What does character consist of, then? It includes being virtuous (as virtue is physically real), practicing self-restraint, having faith and discernment, letting go of what others normally desire and hold onto, and being able to suffer gracefully. So there is a lot to it. We should strive to perfect every facet of our character. And by doing so you will make real spiritual progress. It is one of the keys to developing powerful, higher energy.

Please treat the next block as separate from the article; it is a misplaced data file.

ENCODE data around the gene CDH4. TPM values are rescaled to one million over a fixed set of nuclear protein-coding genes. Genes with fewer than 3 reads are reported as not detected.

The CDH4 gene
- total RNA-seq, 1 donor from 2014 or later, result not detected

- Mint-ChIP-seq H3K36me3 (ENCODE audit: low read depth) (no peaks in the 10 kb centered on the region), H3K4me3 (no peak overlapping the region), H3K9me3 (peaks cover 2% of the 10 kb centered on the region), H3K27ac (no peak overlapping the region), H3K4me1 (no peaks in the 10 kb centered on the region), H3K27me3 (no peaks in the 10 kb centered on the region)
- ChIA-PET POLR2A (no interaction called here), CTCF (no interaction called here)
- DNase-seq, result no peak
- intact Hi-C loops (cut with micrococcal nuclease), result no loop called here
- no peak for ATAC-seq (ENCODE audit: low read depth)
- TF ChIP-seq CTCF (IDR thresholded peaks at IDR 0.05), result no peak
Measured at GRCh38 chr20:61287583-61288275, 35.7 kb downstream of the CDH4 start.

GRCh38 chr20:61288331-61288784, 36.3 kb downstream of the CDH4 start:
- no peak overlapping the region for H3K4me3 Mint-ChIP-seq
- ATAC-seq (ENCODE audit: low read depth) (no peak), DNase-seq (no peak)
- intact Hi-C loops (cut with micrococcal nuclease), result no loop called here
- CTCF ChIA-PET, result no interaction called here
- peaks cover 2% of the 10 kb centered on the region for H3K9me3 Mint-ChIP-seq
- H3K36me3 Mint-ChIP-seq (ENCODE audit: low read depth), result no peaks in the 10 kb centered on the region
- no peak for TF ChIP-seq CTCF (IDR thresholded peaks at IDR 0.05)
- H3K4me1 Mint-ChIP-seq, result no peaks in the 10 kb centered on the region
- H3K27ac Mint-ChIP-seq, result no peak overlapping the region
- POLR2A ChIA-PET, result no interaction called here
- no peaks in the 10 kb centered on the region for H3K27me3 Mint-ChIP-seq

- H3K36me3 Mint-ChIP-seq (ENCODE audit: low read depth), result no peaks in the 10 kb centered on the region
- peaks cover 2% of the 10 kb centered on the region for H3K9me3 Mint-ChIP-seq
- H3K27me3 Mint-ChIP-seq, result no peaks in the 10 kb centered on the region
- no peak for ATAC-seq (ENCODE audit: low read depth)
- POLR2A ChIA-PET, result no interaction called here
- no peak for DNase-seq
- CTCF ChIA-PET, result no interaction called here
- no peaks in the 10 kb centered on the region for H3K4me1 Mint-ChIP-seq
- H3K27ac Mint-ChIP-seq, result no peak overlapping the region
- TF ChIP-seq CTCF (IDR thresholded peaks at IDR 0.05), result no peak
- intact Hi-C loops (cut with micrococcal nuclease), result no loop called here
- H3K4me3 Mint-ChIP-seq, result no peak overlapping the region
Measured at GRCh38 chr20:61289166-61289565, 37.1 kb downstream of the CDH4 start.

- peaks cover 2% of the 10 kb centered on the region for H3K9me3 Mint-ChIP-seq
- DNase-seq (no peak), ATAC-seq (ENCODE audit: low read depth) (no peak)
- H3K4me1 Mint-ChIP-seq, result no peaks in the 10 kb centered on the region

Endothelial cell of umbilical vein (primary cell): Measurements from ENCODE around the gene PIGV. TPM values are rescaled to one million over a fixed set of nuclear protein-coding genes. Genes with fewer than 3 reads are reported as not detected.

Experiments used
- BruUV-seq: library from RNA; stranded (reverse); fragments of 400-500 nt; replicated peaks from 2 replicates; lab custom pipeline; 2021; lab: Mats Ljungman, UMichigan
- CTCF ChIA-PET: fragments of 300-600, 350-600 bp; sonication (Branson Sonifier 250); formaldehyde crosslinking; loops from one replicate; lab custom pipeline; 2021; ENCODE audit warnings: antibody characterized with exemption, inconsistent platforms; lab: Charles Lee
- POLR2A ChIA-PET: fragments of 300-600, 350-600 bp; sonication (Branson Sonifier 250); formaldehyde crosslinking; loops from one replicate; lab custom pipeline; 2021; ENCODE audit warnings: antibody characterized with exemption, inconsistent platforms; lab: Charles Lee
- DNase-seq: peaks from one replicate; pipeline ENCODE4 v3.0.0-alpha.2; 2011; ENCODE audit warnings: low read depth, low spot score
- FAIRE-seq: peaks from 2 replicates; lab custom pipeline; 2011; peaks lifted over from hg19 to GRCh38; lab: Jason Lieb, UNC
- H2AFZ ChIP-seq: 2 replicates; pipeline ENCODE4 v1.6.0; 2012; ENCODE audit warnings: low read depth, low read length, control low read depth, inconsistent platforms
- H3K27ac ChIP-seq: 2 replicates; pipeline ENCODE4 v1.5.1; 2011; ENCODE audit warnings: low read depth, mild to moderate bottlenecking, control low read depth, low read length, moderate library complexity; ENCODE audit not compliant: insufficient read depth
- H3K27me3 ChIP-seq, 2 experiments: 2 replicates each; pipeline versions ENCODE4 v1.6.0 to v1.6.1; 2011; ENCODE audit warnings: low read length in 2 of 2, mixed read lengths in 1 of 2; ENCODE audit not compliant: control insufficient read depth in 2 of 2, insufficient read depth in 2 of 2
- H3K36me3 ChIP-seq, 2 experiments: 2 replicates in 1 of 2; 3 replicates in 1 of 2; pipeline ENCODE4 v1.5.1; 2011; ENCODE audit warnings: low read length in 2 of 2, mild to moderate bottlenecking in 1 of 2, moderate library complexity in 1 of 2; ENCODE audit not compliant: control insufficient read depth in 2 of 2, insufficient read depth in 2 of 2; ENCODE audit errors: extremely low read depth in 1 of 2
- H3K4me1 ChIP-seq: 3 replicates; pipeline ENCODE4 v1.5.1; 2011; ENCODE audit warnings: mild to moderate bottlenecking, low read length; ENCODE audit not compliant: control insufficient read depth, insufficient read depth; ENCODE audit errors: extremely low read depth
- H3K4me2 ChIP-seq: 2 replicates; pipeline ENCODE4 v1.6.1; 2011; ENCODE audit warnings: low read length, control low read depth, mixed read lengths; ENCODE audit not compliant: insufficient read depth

Some people have objected that character is just a moral concept, and something theoretical, whereas what they are interested in is getting real energy, which it has no bearing on. But that’s just not true. There have long been philosophical debates in China about whether reality is fundamentally something material, or mentally constructed. But ultimately, I would say, material and mental phenomena are the same in nature. Scientists have found that there are physical properties to the thoughts that take place in the brain. So this means that thoughts materially exist, yet at the same time they are certainly mental phenomena. This would suggest, then, that the two are actually the same. It’s similar to what I said about the universe: that it is something physical but which has its own qualities. The qualities of zhen, shan, ren that are imbued throughout all of creation aren’t perceptible to the average person, who dwells on the plane of ordinary existence. They only become perceptible to those who rise above the ordinary. Let me explain. Every single thing that makes up creation, wherever it may be in the universe, is alive and has thinking, and whatever it does, no matter the level that it exists at, is an embodiment of the Way of the universe. And so you will not be able to progress to higher levels of existence, or attainment, if they do not agree to it. Their reason would be that your character has not grown sufficiently. There is a standard for each level of existence, and you must meet it—by ridding yourself of bad thoughts and intentions and whatever is unclean in you—if you are to go there.